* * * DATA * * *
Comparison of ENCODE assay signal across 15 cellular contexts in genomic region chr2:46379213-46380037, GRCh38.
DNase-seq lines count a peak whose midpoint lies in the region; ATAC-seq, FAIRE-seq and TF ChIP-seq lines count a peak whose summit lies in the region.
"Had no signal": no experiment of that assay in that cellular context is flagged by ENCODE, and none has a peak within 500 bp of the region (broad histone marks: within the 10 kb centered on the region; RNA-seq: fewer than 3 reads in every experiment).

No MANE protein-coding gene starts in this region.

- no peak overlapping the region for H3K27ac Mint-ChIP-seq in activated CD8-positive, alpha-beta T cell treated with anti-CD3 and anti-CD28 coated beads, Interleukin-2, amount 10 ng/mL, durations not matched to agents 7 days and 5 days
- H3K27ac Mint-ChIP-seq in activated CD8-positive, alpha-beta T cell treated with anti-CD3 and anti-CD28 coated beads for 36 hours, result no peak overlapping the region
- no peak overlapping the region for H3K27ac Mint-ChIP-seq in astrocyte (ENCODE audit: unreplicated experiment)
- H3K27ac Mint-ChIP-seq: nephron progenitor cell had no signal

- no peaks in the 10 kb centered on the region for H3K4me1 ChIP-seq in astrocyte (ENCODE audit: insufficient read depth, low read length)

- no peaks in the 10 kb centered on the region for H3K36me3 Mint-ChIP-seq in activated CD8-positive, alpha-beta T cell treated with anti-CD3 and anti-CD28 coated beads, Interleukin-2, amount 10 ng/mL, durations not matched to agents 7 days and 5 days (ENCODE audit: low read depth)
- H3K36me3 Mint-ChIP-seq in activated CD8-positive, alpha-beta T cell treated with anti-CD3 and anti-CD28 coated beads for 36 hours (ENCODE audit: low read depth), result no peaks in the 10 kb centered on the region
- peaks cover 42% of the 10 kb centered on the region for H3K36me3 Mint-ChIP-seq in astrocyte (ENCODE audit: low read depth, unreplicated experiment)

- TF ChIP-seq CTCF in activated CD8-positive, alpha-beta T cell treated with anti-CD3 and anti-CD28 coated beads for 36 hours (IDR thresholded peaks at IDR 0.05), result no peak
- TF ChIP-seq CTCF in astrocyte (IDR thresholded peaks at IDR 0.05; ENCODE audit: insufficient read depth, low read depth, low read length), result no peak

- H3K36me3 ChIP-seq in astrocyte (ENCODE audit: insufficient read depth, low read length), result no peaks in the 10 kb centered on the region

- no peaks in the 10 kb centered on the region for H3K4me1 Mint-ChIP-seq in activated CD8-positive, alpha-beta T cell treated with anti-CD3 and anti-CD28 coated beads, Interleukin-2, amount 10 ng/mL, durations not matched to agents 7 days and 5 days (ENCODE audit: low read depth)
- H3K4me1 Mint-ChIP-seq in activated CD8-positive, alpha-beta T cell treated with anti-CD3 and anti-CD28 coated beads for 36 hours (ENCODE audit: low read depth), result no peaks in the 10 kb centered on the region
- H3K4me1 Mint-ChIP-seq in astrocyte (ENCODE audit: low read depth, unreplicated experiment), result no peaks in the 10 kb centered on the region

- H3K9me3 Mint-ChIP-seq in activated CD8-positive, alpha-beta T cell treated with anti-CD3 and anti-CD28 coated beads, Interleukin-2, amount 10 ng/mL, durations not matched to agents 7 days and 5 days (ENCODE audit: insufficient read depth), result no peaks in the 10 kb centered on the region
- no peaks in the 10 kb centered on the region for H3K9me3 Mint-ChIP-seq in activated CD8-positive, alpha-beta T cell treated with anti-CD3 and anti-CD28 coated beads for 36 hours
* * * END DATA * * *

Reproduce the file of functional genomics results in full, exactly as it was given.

Comparison of ENCODE assay signal across 15 cellular contexts in genomic region chr2:46379213-46380037, GRCh38.
DNase-seq lines count a peak whose midpoint lies in the region; ATAC-seq, FAIRE-seq and TF ChIP-seq lines count a peak whose summit lies in the region.
"Had no signal": no experiment of that assay in that cellular context is flagged by ENCODE, and none has a peak within 500 bp of the region (broad histone marks: within the 10 kb centered on the region; RNA-seq: fewer than 3 reads in every experiment).

No MANE protein-coding gene starts in this region.

- no peak overlapping the region for H3K27ac Mint-ChIP-seq in activated CD8-positive, alpha-beta T cell treated with anti-CD3 and anti-CD28 coated beads, Interleukin-2, amount 10 ng/mL, durations not matched to agents 7 days and 5 days
- H3K27ac Mint-ChIP-seq in activated CD8-positive, alpha-beta T cell treated with anti-CD3 and anti-CD28 coated beads for 36 hours, result no peak overlapping the region
- no peak overlapping the region for H3K27ac Mint-ChIP-seq in astrocyte (ENCODE audit: unreplicated experiment)
- H3K27ac Mint-ChIP-seq: nephron progenitor cell had no signal

- no peaks in the 10 kb centered on the region for H3K4me1 ChIP-seq in astrocyte (ENCODE audit: insufficient read depth, low read length)

- no peaks in the 10 kb centered on the region for H3K36me3 Mint-ChIP-seq in activated CD8-positive, alpha-beta T cell treated with anti-CD3 and anti-CD28 coated beads, Interleukin-2, amount 10 ng/mL, durations not matched to agents 7 days and 5 days (ENCODE audit: low read depth)
- H3K36me3 Mint-ChIP-seq in activated CD8-positive, alpha-beta T cell treated with anti-CD3 and anti-CD28 coated beads for 36 hours (ENCODE audit: low read depth), result no peaks in the 10 kb centered on the region
- peaks cover 42% of the 10 kb centered on the region for H3K36me3 Mint-ChIP-seq in astrocyte (ENCODE audit: low read depth, unreplicated experiment)

- TF ChIP-seq CTCF in activated CD8-positive, alpha-beta T cell treated with anti-CD3 and anti-CD28 coated beads for 36 hours (IDR thresholded peaks at IDR 0.05), result no peak
- TF ChIP-seq CTCF in astrocyte (IDR thresholded peaks at IDR 0.05; ENCODE audit: insufficient read depth, low read depth, low read length), result no peak

- H3K36me3 ChIP-seq in astrocyte (ENCODE audit: insufficient read depth, low read length), result no peaks in the 10 kb centered on the region

- no peaks in the 10 kb centered on the region for H3K4me1 Mint-ChIP-seq in activated CD8-positive, alpha-beta T cell treated with anti-CD3 and anti-CD28 coated beads, Interleukin-2, amount 10 ng/mL, durations not matched to agents 7 days and 5 days (ENCODE audit: low read depth)
- H3K4me1 Mint-ChIP-seq in activated CD8-positive, alpha-beta T cell treated with anti-CD3 and anti-CD28 coated beads for 36 hours (ENCODE audit: low read depth), result no peaks in the 10 kb centered on the region
- H3K4me1 Mint-ChIP-seq in astrocyte (ENCODE audit: low read depth, unreplicated experiment), result no peaks in the 10 kb centered on the region

- H3K9me3 Mint-ChIP-seq in activated CD8-positive, alpha-beta T cell treated with anti-CD3 and anti-CD28 coated beads, Interleukin-2, amount 10 ng/mL, durations not matched to agents 7 days and 5 days (ENCODE audit: insufficient read depth), result no peaks in the 10 kb centered on the region
- no peaks in the 10 kb centered on the region for H3K9me3 Mint-ChIP-seq in activated CD8-positive, alpha-beta T cell treated with anti-CD3 and anti-CD28 coated beads for 36 hours